Thursday, 29 May 2014

Phenomenal Woman - Maya Angelou

Yesterday witnessed the passing of Maya Angelou, an incredible writer with an early personal history that few would wish to have but which continued to influence her writing throughout her life.  'I Know Why the Caged Bird Sings' was the book that brought her to the attention of the world, dealing with her early life including rape, sexism and identity. She published a further 35 books including poetry, essays and autobiographies. 


The works of Angelou are such that should be taught in schools as part of the English Literature curriculum, and indeed they were in the UK in the past, and remain so in the US. However, with reports that Gove, the Education Secretary, has been involved in overhauling the GCSE English Lit. cucrriculum - removing American classics such as  'To Kill a Mockingbird' and 'Of Mice and Men' - I fear that Angelou's voice may be denied to future generations unless they have enlightened parents, exam boards and tutors who are more than happy to raise two fingers to an Education Secretary who is in dire need of some education himself.


The Sunday Times reported that "Of Mice and Men, which Michael Gove really dislikes, will not be included. It was studied by 90 per cent of teenagers taking English literature GCSE in the past. Michael Gove said that was a really disappointing statistic. In the new syllabus 70-80 per cent of the books are from the English canon." 


As a Humanities graduate with post-graduate focus on English literature I am concerned about the future for my subject. I have loved reading from an early age, but the forced study of works that are pretty uninspiring to most 11-16 year olds turned me off reading what I perceived to be classics for quite some time. That was a shame, but an O level syllabus (I am that old) that looked almost without exception at Shakespeare (who I still prefer not to read, apart from in sonnet form), Chaucer (who I did like 'cos it had rude bits!, and still do but for more grown-up reasons now), Jane Austen and a Bronte or three, was narrow, limiting and, for me at least, generally soporific.


What seems strange is that the Department for Education issued the following response to the criticism of the new curriculum: “In the past, English literature GCSEs were not rigorous enough and their content was often far too narrow. We published the new subject content for English literature in December.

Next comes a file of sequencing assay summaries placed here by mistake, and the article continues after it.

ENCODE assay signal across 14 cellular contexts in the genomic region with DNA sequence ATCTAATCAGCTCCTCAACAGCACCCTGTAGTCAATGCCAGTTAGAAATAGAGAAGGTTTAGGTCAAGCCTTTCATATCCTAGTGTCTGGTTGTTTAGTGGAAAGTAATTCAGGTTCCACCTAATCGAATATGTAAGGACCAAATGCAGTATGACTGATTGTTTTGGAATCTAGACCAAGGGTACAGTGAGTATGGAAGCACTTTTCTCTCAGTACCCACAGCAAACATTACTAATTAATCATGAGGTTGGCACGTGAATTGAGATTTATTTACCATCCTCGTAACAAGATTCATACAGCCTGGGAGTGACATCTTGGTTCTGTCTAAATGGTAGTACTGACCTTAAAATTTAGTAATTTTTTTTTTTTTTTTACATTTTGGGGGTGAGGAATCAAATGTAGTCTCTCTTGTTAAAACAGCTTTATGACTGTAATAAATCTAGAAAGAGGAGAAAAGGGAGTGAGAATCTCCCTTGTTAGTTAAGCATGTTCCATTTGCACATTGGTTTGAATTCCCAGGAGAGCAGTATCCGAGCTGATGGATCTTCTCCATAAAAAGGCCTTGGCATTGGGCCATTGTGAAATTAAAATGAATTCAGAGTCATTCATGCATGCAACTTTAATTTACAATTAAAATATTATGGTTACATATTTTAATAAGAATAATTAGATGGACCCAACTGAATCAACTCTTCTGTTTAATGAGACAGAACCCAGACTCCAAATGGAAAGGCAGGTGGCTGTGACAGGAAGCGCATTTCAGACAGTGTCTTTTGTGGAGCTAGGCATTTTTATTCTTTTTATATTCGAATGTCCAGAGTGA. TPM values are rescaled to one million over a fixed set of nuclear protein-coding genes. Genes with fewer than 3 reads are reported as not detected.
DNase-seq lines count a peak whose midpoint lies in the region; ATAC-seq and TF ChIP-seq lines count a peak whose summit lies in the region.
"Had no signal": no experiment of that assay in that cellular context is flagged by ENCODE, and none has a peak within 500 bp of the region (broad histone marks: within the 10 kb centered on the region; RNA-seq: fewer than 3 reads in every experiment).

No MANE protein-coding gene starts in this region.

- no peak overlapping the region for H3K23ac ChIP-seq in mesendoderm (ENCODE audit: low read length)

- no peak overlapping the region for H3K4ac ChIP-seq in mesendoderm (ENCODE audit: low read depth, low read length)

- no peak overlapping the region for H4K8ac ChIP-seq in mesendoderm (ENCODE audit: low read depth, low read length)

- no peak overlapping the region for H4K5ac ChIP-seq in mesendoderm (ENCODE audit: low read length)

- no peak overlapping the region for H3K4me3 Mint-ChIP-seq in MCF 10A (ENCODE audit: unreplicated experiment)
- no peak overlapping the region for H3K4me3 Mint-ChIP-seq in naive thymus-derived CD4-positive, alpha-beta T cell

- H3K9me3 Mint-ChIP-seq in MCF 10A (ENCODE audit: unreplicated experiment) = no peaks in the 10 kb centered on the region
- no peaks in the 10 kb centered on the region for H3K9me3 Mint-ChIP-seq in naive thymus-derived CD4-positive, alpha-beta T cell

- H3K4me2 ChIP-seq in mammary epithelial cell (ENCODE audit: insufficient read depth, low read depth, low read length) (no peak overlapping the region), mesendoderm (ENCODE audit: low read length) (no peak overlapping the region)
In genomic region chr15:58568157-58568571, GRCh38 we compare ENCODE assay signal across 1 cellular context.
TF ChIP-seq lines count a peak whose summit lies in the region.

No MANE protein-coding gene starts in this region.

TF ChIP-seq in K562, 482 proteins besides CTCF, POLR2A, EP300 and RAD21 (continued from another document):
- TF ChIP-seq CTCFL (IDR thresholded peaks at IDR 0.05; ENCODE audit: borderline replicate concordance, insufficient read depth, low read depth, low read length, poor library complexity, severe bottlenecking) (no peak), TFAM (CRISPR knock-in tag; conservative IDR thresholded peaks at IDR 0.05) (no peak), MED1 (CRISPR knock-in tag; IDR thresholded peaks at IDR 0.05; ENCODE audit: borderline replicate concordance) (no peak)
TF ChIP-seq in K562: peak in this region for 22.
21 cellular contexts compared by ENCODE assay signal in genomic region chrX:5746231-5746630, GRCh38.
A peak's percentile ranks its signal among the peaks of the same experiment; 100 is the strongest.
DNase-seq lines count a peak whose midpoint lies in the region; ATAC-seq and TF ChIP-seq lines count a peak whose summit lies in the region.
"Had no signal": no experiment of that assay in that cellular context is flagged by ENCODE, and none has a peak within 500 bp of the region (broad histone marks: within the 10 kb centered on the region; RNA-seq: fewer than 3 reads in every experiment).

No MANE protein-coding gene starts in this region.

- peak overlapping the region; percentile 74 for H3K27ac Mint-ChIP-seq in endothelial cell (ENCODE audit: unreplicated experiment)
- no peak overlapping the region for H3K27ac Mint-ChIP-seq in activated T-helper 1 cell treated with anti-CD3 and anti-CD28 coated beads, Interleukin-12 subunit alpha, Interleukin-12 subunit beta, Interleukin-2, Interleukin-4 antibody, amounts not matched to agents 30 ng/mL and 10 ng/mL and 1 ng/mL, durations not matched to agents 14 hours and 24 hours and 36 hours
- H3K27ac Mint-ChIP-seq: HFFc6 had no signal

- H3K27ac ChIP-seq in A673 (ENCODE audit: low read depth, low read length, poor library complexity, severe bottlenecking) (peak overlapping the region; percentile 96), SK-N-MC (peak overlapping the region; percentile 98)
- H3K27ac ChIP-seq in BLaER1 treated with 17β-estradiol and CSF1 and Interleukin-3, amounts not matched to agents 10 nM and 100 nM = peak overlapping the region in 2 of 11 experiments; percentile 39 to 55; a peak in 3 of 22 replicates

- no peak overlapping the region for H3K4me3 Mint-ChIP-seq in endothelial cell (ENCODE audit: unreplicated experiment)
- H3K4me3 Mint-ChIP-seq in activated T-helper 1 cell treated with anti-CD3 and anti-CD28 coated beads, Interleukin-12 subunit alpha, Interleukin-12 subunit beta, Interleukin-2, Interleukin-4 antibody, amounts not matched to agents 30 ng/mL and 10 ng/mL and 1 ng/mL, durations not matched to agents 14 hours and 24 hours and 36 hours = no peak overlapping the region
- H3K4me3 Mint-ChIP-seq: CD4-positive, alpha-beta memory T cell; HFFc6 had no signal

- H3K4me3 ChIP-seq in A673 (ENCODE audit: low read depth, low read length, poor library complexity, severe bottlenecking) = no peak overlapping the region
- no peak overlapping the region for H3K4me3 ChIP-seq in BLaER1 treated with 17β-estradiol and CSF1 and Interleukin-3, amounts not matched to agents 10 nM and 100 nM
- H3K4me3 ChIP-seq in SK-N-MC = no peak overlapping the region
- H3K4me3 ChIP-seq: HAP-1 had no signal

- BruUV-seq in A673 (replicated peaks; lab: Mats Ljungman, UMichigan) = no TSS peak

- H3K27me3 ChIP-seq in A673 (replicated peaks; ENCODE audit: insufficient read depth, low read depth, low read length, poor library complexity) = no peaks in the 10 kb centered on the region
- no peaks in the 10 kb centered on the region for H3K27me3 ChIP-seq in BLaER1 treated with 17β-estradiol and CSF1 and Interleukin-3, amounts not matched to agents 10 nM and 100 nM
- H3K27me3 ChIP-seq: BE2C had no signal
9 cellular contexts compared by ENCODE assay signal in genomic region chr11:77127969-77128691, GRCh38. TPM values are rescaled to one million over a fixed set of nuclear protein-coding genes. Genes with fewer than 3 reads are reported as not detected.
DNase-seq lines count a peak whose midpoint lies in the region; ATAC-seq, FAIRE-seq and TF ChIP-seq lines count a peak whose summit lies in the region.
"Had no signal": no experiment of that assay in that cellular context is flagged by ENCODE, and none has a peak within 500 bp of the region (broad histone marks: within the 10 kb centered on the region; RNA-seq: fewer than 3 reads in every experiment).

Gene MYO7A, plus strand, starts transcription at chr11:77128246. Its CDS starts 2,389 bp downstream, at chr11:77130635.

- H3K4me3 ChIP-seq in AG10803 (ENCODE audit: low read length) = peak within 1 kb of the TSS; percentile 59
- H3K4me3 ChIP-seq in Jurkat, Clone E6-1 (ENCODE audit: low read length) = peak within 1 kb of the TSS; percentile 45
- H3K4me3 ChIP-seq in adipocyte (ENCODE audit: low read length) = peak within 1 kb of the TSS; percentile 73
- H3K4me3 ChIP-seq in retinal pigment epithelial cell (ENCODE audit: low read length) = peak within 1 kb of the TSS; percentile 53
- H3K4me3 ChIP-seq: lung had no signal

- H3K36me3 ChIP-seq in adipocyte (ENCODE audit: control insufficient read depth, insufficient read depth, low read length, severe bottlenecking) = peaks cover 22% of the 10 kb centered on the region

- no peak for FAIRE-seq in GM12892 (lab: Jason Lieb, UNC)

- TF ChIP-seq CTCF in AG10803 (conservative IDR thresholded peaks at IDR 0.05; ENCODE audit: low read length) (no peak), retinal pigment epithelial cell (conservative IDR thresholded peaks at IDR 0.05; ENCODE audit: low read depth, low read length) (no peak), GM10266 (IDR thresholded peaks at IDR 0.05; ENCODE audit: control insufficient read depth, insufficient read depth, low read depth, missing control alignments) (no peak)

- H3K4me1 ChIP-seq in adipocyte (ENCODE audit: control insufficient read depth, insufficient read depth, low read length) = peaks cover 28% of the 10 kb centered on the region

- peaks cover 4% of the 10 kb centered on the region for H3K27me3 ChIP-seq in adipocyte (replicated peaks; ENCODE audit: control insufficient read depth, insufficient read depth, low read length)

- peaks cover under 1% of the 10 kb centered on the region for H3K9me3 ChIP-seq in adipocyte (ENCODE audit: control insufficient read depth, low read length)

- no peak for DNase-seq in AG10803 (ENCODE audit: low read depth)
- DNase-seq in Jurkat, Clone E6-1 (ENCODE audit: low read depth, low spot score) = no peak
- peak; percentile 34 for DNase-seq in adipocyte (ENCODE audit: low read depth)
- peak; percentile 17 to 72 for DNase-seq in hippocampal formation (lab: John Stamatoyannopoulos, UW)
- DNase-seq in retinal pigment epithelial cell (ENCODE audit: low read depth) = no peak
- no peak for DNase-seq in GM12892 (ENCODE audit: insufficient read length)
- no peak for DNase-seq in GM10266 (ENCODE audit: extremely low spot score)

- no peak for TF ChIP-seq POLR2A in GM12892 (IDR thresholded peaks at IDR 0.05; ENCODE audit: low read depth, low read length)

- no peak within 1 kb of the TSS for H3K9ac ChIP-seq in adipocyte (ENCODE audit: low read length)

“It doesn't ban any authors, books or genres. It does ensure pupils will learn about a wide range of literature, including at least one Shakespeare play, a 19th century novel written anywhere and post-1914 fiction or drama written in the British Isles.


“That is only the minimum pupils will be expected to learn. It is now up to exam boards to design new GCSEs, which must then be accredited by the independent exams regulator Ofqual.”


"in the past it was too narrow".., yes!, the past when I suffered as outlined above, not the recent past where works written in English, regardless of the origins of the writer, were studied; where issues and ideas that are relevant (and recognisable) are raised and discussed, allowing a study of text and context to take place. Granted, the statement above does allow for post-1914 fiction or drama to be included, but with the caveat that it was written in the British Isles. This smacks of the inward-looking, navel-gazing that English Lit., and Britain, needs to move away from. I hope that the exam boards have the wit to choose some 'un-British' works that just happened to be penned on our collection of damp isles.


Before pro-canon-ites come charging in on their white steed of indignation, I am not suggesting that the canon has fired its last shot; instead I am suggesting that perhaps the canon needs to be revised. Shakespeare, Chaucer, Austen et al do not need to be removed but they need to taught alongside other works, be they post-colonial, feminist or otherwise. The subject is English Literature, not British Literature. By limiting (yep, that will have the same effect as narrowing, Gove) works to predominantly British writers - I did notice the "19th century novel written anywhere"  - you are limiting the education of the generation that will one day govern the country. If Gove's apparently limited reading is anything to go by, the country is in for troubled times educationally, and teenagers will miss out on introductions to a varied array of talented writers such as Maya Angelou.



© Deborah Cater


Phenomenal Woman  by Maya Angelou


Pretty women wonder where my secret lies.

I'm not cute or built to suit a fashion model's size
But when I start to tell them,
They think I'm telling lies.
I say,
It's in the reach of my arms
The span of my hips,
The stride of my step,
The curl of my lips.
I'm a woman
Phenomenally.
Phenomenal woman,
That's me.

I walk into a room
Just as cool as you please,
And to a man,
The fellows stand or
Fall down on their knees.
Then they swarm around me,
A hive of honey bees.
I say,
It's the fire in my eyes,
And the flash of my teeth,
The swing in my waist,
And the joy in my feet.
I'm a woman
Phenomenally.
Phenomenal woman,
That's me.

Men themselves have wondered
What they see in me.
They try so much
But they can't touch
My inner mystery.
When I try to show them
They say they still can't see.
I say,
It's in the arch of my back,
The sun of my smile,
The ride of my breasts,
The grace of my style.
I'm a woman

Phenomenally.
Phenomenal woman,
That's me.

Now you understand
Just why my head's not bowed.
I don't shout or jump about
Or have to talk real loud.
When you see me passing
It ought to make you proud.
I say,
It's in the click of my heels,
The bend of my hair,
the palm of my hand,
The need of my care,
'Cause I'm a woman
Phenomenally.
Phenomenal woman,
That's me. 

Maya Angelou

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